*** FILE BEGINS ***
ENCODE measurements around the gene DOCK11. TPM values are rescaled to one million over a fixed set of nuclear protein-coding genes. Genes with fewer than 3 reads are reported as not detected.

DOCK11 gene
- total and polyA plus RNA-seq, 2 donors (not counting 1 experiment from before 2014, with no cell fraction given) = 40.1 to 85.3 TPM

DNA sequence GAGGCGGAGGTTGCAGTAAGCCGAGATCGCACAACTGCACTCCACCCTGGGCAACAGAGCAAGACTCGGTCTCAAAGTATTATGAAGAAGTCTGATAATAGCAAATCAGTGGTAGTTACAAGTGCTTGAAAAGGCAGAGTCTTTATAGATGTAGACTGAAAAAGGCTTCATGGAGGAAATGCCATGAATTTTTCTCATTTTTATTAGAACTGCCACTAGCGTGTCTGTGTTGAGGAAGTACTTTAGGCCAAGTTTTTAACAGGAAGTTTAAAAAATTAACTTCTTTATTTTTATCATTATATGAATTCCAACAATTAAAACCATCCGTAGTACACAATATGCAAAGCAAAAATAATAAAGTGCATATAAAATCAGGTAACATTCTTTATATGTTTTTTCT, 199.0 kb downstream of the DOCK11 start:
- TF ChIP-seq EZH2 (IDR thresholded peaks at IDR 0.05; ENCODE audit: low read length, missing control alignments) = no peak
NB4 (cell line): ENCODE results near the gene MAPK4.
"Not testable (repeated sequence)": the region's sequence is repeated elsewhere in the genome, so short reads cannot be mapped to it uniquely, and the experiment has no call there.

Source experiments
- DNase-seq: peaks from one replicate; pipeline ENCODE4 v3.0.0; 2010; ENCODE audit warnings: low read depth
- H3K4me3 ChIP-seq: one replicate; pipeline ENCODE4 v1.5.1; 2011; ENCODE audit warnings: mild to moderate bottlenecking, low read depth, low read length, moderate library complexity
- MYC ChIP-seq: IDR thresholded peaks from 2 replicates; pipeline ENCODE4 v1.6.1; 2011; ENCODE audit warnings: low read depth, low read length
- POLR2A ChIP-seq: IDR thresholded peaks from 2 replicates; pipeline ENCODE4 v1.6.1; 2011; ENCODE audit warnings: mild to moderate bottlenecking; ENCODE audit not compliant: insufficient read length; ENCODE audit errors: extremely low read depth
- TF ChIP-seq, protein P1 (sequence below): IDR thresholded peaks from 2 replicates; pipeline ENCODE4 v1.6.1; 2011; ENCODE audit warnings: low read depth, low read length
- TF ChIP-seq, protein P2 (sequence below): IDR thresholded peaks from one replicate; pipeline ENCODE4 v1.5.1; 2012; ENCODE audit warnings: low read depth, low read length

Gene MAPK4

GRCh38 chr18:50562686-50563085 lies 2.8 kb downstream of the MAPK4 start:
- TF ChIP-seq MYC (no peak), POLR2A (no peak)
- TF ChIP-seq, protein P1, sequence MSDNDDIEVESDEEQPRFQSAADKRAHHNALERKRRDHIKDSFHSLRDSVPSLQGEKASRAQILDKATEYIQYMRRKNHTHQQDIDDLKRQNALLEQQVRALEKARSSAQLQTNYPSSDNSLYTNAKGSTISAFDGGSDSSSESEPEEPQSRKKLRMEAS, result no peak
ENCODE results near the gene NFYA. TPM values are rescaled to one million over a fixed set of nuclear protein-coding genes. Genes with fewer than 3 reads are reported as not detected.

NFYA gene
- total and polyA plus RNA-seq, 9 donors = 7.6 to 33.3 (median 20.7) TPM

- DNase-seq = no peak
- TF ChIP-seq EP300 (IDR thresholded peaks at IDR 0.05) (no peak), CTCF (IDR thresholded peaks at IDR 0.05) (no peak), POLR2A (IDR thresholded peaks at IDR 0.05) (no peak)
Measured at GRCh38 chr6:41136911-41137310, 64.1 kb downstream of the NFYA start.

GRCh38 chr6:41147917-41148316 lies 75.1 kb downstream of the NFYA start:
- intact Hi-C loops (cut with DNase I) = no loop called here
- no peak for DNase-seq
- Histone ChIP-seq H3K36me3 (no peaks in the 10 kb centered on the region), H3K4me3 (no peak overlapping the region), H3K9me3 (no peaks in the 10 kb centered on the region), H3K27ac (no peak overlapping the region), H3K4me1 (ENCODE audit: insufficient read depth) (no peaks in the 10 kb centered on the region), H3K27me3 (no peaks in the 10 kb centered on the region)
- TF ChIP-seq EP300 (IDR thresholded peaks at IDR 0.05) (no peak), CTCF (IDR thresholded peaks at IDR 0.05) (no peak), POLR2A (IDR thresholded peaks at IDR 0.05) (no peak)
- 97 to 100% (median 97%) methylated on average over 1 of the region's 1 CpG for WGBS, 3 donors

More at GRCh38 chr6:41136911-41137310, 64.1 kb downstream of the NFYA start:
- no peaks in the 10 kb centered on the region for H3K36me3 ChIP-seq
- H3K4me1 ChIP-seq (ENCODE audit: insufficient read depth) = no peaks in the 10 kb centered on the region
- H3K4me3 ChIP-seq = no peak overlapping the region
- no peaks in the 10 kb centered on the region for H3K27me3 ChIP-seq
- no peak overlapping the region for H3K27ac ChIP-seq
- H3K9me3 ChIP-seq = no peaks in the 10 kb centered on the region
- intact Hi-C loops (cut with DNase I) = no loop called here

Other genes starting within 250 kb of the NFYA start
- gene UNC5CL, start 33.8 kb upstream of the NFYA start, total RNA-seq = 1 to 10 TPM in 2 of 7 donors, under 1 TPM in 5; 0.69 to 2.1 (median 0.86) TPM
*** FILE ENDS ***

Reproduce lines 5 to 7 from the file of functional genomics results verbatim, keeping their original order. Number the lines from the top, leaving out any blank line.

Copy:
- TF ChIP-seq EZH2 (IDR thresholded peaks at IDR 0.05; ENCODE audit: low read length, missing control alignments) = no peak
NB4 (cell line): ENCODE results near the gene MAPK4.
"Not testable (repeated sequence)": the region's sequence is repeated elsewhere in the genome, so short reads cannot be mapped to it uniquely, and the experiment has no call there.